Bluefin Tuna: an appeal for justice

Setting aside at least 15% of the quota for small-scale hook and line fishers

would result in a massive relief for the small-scale segment

Brussels, 25th of May 2020

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Today May 26th, small-scale fishers in France will observe the “Bluefin tuna for small-scale fishers” day. The same day, a handful of French tuna millionaires, owners of 22 industrial purse seiners, will commence tuna fishing in the Mediterranean. Between them, they have appropriated 80% of the national Bluefin tuna quota, whilst hundreds of small-scale fishers on the Atlantic and Mediterranean coasts do not have the right to catch a single tuna.

Across Europe, small scale fisheries continue to provide the majority of fishing livelihoods (over 50% of at sea employment) and to constitute the majority of the fishing fleet (75% by vessel numbers). Yet, due to discriminatory policies that favour larger scale more industrialised forms of fishing, small-scale fishing fleets’ access to fishery resources has been squeezed. Nowhere is this more so than for Bluefin tuna. What is true for France, is true for other EU coastal states, as we highlighted back in 2017 in the documentary Blue Hope Tuna:

Small scale fishing is naturally a seasonally diverse, polyvalent activity, using a variety of techniques to catch an array of species, providing jobs locally and supporting local communities. However, starved of quota, small scale fishers have come to rely on a handful of non-quota species, which has increased their vulnerability and the vulnerability of the stocks they depend on.  Access to Bluefin tuna would help to improve the viability of small scale fishing as well as to take pressure off the handful of stocks on which they depend.

Despite years of lobbying for a just quota allocation for small-scale fishers, little progress has been made. In 2006, a stringent recovery plan was put in place for Eastern Bluefin tuna, which saw quotas being slashed and allocated only to the larger industrial fleets. The success of the plan saw year on year quota increases since 2014 but so far all the benefits have been pocketed by those who caused the problem in the first place: the industrial purse seiners. To add insult to injury, any future allocation of tuna quota intended to benefit small scale fishers is likely to be purloined by larger scale interests. The proposal for a multiannual plan put forward in 2019 by the international tuna management body, the International Commission for the Conservation of Atlantic Tunas (ICCAT), defines small scale fishing in such a way as to allow any size of fishing vessel using any kind of gear to qualify as small-scale, so long as the vessel complies with at least 3 of 5 criteria[1] making  the definition a big loophole to define any boat, benefiting the usual large-scale fleet. On the basis of the current ICCAT definition, for example, a tuna catching vessel may be over 12 metres, and/or not using techniques that are selective and with a reduced environmental, so long as it satisfies the other 3.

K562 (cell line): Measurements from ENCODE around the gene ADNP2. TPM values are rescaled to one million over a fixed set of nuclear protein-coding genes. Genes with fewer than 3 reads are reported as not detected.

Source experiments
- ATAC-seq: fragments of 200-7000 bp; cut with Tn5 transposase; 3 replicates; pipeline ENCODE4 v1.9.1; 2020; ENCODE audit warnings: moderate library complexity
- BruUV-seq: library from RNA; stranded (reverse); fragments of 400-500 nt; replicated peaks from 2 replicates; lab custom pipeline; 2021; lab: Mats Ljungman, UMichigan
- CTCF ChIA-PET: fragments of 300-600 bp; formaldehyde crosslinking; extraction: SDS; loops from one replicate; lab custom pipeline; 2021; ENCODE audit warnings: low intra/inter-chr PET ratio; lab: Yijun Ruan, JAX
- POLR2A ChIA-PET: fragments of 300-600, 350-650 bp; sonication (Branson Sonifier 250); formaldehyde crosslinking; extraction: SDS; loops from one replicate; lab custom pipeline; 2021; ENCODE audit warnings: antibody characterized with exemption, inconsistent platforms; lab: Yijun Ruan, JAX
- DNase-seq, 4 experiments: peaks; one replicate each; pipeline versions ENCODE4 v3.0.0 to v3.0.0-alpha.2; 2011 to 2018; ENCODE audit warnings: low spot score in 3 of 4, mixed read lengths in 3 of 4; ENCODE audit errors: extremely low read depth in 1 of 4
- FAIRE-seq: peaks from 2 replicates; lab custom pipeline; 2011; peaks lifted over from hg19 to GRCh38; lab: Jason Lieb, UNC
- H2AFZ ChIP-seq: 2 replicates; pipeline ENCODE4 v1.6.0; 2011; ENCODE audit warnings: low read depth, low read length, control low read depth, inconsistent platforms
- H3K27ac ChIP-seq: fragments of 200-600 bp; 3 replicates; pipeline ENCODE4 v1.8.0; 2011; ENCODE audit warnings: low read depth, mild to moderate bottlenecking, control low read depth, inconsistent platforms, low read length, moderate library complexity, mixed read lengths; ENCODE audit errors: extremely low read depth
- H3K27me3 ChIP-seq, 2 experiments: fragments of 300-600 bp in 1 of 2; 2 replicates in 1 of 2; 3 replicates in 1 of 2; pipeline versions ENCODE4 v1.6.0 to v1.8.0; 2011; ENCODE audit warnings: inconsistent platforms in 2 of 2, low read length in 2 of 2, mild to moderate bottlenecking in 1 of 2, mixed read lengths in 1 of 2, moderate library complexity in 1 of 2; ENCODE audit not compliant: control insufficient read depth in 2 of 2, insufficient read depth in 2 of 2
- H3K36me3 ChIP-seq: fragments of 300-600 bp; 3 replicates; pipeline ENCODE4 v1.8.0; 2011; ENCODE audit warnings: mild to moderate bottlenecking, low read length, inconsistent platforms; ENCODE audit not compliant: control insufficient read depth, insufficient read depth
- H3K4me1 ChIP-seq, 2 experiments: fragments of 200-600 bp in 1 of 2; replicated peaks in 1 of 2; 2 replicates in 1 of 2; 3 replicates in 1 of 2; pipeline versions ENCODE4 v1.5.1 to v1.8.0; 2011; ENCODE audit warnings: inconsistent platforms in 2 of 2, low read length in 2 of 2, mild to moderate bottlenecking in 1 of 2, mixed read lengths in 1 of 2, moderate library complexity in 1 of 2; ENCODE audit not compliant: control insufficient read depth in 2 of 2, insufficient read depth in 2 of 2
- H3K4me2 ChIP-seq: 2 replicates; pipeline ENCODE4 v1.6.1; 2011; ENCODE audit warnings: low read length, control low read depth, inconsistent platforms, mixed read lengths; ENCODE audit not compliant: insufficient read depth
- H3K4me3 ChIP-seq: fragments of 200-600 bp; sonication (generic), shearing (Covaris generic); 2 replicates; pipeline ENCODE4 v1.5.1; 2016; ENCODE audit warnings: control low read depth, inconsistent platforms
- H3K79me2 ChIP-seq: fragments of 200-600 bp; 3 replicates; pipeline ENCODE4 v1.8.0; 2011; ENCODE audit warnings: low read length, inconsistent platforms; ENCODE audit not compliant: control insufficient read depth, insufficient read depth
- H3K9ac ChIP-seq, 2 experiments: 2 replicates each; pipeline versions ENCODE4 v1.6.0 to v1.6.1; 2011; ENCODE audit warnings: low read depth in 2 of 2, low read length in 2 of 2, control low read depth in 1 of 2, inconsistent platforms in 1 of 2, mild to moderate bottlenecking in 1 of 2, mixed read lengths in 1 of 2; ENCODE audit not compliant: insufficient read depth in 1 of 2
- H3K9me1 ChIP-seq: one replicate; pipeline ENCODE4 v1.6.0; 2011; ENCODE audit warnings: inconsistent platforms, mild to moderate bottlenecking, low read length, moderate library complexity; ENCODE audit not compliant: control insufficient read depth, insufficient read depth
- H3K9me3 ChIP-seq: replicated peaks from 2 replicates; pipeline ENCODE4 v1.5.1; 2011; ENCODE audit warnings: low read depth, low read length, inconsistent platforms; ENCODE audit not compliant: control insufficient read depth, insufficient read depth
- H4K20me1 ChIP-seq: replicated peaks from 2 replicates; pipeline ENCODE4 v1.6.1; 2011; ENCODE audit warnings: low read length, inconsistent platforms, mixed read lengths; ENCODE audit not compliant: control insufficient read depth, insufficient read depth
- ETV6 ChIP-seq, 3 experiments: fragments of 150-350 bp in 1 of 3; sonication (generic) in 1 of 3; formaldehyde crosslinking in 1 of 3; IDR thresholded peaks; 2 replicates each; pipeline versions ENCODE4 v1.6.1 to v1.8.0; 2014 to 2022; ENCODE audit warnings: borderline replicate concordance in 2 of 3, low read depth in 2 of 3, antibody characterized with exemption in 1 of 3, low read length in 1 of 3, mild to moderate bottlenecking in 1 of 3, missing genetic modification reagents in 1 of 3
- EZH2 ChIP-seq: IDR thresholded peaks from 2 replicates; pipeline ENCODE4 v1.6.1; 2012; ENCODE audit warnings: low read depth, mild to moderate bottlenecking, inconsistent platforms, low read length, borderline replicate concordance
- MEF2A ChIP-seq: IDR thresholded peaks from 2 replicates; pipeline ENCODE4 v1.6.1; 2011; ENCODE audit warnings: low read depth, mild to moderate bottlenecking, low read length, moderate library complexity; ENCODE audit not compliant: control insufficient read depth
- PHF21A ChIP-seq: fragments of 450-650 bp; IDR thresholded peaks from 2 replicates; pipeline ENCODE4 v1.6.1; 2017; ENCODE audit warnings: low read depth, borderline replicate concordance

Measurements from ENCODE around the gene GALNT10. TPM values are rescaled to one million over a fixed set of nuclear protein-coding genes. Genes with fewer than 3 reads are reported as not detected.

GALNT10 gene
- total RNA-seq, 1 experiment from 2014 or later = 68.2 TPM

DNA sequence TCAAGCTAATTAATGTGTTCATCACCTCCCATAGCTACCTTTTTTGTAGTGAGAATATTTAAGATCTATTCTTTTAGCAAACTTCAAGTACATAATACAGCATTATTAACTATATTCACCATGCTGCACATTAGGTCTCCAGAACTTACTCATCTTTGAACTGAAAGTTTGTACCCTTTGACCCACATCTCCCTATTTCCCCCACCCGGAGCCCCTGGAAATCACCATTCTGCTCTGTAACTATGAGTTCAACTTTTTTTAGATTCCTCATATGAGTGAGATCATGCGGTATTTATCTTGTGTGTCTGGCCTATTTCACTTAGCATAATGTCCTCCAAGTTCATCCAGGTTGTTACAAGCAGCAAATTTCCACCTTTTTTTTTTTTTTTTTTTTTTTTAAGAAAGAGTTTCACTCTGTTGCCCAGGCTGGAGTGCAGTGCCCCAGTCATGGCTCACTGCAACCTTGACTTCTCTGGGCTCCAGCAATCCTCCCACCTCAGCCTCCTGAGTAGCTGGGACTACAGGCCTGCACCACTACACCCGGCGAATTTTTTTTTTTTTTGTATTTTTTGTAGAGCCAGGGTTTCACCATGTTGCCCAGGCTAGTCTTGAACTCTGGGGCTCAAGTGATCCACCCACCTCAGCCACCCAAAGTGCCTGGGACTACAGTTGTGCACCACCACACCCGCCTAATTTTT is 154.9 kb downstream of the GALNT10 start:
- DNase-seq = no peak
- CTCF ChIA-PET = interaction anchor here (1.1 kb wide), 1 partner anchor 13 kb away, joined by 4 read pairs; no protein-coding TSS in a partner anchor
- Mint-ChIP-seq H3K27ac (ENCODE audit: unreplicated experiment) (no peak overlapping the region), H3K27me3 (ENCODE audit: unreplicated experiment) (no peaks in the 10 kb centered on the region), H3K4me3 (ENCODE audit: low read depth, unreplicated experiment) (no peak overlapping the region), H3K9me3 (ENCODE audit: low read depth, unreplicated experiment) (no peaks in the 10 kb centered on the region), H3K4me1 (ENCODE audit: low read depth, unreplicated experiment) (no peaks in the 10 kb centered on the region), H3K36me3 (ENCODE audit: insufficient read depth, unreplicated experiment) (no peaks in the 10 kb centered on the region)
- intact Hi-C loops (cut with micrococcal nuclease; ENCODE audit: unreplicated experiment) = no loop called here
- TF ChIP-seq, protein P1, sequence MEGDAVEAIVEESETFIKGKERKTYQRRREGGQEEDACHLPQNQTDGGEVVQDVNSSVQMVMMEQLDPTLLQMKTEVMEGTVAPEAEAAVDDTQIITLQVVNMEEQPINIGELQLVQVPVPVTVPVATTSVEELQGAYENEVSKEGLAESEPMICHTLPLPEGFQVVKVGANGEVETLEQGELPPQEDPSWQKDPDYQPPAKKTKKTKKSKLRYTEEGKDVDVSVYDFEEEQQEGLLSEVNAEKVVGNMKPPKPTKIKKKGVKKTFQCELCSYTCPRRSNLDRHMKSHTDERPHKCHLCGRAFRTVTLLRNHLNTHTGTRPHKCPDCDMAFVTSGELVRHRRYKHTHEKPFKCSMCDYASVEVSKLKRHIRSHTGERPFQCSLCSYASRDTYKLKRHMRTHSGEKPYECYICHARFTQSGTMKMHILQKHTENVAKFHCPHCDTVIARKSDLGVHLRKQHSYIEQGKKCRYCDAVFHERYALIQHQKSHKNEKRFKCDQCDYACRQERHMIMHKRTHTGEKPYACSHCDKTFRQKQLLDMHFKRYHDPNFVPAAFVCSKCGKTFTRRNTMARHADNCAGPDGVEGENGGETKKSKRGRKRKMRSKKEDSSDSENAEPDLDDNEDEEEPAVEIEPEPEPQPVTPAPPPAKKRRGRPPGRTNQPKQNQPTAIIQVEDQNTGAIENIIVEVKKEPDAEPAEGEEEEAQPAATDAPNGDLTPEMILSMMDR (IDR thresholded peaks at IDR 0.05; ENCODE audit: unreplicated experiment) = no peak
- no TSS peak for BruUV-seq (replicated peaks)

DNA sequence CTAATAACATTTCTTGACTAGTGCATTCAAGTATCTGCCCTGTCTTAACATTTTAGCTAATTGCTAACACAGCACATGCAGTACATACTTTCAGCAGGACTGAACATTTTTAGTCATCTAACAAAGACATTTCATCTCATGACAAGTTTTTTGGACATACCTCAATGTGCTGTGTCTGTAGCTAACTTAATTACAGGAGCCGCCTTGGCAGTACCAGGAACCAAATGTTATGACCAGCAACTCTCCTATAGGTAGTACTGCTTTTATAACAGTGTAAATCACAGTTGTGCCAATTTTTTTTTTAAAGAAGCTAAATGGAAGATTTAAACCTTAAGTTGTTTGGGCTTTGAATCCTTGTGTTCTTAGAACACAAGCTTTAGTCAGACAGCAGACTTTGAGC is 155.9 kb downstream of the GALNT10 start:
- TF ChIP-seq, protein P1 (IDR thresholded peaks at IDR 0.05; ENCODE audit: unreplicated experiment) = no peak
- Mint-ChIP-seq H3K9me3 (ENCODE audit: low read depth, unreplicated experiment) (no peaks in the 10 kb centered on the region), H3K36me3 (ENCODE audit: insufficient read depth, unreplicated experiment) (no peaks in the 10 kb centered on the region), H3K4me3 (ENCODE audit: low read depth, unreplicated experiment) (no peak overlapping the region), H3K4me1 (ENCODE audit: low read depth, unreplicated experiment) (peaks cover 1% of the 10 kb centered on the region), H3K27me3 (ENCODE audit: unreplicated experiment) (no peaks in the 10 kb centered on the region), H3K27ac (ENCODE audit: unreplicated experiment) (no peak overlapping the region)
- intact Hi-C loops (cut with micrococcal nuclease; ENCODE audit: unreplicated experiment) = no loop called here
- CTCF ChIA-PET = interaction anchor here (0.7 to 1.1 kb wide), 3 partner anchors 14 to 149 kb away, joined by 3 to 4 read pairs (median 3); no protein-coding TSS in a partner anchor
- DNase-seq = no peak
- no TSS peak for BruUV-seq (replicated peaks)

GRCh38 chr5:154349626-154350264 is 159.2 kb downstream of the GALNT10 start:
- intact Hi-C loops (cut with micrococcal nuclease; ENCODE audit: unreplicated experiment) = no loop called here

Thanks to the recovery of Bluefin tuna stocks, in 2014 ICCAT proposed an annual quota increase of 20% over 3 years. In 2017, it recommended progressive quota increases up to 36 000 tonnes in 2020, and in 2018 ICCAT moved from the recovery plan to a management plan. However, only a relative pittance from these massive increases has been allocated to small-scale fishers.

The Low Impact Fishers of Europe (LIFE), a platform representing 31 associations of small-scale low impact fishers from 15 EU member states, incorporating around 10,000 fishers is calling for quota justice. This should include setting aside at least 15% of the quota for small-scale hook and line fishers.

Such an allocation would provide a necessary oxygen bubble and help to breathe life into an ailing sector starved of fishing opportunities.

[1] The 2019 ICCAT Multiannual Management Plan for Bluefin Tuna in the Eastern Atlantic and Mediterranean Sea defines “small scale coastal vessels” as catching vessels with at least three of the five following characteristics: a) length overall <12 m; b) the vessel is fishing exclusively inside the territorial waters of the flag CPC c) her fishing trips have a duration of less than 24 hours, or d) the maximum crew number is established at four persons, e) the vessel is fishing using techniques that are selective and have a reduced environmental impact.

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